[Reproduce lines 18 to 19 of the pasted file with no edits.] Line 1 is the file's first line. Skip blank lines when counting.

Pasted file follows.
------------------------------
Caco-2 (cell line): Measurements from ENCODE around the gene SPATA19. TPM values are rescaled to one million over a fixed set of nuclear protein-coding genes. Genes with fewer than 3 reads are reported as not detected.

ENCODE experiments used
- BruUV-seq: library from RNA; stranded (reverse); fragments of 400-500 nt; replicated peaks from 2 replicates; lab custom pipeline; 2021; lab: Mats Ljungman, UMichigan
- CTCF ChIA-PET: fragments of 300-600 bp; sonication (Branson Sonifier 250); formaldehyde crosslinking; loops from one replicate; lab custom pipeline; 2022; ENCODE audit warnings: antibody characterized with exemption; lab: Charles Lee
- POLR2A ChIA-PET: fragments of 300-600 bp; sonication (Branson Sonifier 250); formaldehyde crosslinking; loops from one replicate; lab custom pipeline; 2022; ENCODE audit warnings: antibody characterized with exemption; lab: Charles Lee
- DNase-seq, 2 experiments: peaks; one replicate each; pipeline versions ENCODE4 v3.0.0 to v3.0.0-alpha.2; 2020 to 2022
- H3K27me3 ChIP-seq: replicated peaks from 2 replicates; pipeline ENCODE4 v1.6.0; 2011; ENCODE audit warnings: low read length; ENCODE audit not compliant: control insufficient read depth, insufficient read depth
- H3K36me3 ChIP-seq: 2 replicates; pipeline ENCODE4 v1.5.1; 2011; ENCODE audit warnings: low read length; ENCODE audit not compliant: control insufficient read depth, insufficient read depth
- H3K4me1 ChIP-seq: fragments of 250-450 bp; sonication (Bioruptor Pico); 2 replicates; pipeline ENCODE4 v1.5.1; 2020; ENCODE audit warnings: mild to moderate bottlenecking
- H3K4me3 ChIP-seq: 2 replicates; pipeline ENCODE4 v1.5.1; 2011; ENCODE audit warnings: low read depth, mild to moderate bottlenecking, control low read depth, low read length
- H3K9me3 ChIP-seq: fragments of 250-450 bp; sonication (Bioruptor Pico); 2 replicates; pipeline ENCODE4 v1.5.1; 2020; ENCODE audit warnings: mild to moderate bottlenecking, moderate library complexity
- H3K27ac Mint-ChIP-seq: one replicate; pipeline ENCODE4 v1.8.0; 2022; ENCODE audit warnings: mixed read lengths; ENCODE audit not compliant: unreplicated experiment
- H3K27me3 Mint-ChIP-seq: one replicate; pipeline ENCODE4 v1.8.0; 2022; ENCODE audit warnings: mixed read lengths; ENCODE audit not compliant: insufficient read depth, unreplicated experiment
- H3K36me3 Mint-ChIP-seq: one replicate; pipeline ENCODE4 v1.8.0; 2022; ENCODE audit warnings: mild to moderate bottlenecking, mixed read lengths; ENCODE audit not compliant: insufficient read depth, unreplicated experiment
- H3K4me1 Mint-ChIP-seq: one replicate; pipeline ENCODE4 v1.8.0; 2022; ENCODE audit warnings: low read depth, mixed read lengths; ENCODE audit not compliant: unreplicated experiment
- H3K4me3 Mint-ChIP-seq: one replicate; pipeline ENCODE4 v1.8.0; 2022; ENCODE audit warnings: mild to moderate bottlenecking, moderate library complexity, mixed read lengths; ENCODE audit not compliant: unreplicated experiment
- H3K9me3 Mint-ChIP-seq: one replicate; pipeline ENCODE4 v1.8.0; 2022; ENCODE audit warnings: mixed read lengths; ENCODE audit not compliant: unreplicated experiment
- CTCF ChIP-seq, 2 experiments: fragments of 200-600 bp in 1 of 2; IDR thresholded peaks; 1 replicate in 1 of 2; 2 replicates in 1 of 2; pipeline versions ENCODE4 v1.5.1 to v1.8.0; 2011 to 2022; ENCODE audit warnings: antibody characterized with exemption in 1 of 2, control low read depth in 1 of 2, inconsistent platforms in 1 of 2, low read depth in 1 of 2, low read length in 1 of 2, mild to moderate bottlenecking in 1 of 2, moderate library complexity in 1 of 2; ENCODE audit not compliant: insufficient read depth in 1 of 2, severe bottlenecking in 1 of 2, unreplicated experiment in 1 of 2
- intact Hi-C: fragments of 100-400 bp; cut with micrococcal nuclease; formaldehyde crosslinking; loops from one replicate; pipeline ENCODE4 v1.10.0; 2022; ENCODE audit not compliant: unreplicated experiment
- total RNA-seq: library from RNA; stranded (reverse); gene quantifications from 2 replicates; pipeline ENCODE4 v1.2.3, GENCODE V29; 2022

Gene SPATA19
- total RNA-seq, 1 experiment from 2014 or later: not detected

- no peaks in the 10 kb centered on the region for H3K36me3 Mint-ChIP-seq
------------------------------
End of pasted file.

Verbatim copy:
- CTCF ChIP-seq, 2 experiments: fragments of 200-600 bp in 1 of 2; IDR thresholded peaks; 1 replicate in 1 of 2; 2 replicates in 1 of 2; pipeline versions ENCODE4 v1.5.1 to v1.8.0; 2011 to 2022; ENCODE audit warnings: antibody characterized with exemption in 1 of 2, control low read depth in 1 of 2, inconsistent platforms in 1 of 2, low read depth in 1 of 2, low read length in 1 of 2, mild to moderate bottlenecking in 1 of 2, moderate library complexity in 1 of 2; ENCODE audit not compliant: insufficient read depth in 1 of 2, severe bottlenecking in 1 of 2, unreplicated experiment in 1 of 2
- intact Hi-C: fragments of 100-400 bp; cut with micrococcal nuclease; formaldehyde crosslinking; loops from one replicate; pipeline ENCODE4 v1.10.0; 2022; ENCODE audit not compliant: unreplicated experiment